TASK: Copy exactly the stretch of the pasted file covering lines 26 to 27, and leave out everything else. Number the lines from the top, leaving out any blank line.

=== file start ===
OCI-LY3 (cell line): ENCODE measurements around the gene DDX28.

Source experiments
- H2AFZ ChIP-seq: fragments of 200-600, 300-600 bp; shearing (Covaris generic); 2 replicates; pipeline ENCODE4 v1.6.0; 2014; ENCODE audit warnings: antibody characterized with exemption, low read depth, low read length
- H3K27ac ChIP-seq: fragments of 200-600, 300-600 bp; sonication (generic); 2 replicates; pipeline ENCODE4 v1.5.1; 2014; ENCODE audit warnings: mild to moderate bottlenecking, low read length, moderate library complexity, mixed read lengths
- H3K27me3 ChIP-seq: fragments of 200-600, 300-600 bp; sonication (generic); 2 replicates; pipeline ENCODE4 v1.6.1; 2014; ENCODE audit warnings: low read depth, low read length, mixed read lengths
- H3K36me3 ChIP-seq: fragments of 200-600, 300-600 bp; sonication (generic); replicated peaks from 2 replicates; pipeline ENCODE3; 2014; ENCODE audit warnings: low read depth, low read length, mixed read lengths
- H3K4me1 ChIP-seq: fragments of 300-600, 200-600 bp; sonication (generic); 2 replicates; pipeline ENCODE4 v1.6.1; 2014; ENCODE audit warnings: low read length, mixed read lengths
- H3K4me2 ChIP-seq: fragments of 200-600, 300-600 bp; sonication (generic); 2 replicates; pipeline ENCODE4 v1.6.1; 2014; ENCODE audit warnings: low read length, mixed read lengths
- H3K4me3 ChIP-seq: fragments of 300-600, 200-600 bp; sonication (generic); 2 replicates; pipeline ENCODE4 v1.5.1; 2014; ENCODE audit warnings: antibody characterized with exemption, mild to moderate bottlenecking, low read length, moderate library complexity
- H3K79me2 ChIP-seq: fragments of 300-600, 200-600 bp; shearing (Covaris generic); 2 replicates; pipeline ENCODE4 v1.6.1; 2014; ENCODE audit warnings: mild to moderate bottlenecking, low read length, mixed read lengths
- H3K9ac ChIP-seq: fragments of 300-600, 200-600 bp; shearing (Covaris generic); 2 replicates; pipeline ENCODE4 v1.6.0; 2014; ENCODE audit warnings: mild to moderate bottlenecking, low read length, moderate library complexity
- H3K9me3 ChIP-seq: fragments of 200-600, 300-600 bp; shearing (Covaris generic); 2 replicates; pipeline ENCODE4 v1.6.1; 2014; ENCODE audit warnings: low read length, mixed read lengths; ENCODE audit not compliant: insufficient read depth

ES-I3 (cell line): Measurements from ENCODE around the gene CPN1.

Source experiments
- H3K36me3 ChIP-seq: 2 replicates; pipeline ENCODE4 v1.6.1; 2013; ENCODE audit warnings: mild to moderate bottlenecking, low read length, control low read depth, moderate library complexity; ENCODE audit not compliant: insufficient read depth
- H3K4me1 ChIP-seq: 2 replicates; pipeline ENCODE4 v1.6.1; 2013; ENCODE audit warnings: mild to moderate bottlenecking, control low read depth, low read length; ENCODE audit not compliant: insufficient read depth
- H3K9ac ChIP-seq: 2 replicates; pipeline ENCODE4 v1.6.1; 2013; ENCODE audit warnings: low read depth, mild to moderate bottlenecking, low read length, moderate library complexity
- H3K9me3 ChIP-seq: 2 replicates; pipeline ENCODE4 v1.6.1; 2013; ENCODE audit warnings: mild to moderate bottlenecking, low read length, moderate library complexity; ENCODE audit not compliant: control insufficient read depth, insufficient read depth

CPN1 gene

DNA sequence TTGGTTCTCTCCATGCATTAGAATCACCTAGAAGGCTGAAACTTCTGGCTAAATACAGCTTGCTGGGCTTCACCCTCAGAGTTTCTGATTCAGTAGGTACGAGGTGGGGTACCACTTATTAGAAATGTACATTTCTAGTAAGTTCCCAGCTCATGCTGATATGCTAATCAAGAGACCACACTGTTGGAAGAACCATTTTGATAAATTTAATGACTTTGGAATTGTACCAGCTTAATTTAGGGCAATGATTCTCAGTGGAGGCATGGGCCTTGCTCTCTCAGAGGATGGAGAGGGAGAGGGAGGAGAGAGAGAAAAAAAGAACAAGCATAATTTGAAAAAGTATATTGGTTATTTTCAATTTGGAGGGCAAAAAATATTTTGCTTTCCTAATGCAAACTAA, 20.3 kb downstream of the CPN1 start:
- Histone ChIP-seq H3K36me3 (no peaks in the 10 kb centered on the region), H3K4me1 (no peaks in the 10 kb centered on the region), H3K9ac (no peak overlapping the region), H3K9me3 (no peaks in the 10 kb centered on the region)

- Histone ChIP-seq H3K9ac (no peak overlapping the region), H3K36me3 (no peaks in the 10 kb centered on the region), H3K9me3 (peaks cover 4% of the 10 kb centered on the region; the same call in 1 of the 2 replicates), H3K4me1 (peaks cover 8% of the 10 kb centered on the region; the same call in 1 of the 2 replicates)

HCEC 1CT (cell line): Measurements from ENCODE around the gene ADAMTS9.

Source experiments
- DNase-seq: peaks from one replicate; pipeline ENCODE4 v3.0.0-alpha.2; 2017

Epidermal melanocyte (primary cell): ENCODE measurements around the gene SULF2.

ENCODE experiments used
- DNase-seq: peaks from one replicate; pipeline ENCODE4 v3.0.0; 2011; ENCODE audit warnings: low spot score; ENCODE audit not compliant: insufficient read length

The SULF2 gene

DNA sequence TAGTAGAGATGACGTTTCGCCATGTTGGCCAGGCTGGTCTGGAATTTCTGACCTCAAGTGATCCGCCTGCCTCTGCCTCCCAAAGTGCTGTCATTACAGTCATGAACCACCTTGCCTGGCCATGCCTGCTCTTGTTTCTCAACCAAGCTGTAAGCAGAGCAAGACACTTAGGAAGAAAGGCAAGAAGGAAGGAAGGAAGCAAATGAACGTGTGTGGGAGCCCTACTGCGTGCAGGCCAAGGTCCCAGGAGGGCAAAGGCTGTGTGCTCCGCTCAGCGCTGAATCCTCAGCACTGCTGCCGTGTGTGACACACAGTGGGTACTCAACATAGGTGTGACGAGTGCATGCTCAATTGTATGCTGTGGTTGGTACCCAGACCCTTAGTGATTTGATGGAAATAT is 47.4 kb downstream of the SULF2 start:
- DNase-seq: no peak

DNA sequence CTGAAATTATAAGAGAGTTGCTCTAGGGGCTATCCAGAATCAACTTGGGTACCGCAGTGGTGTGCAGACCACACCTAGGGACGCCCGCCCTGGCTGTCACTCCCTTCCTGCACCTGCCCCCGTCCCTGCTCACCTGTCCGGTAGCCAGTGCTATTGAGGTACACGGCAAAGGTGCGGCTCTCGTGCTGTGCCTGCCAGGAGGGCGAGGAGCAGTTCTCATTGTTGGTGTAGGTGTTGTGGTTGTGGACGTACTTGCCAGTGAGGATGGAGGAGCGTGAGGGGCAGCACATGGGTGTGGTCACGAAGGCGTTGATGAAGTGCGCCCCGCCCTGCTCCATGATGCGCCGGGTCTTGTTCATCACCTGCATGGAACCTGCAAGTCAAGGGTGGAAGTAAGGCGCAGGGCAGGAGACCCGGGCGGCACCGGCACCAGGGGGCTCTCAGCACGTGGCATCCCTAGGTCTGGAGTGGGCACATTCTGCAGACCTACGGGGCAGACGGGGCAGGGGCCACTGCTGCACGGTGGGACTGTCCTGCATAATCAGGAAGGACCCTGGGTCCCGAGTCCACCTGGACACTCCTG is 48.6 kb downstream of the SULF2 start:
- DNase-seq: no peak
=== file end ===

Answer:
Epidermal melanocyte (primary cell): ENCODE measurements around the gene SULF2.

ENCODE experiments used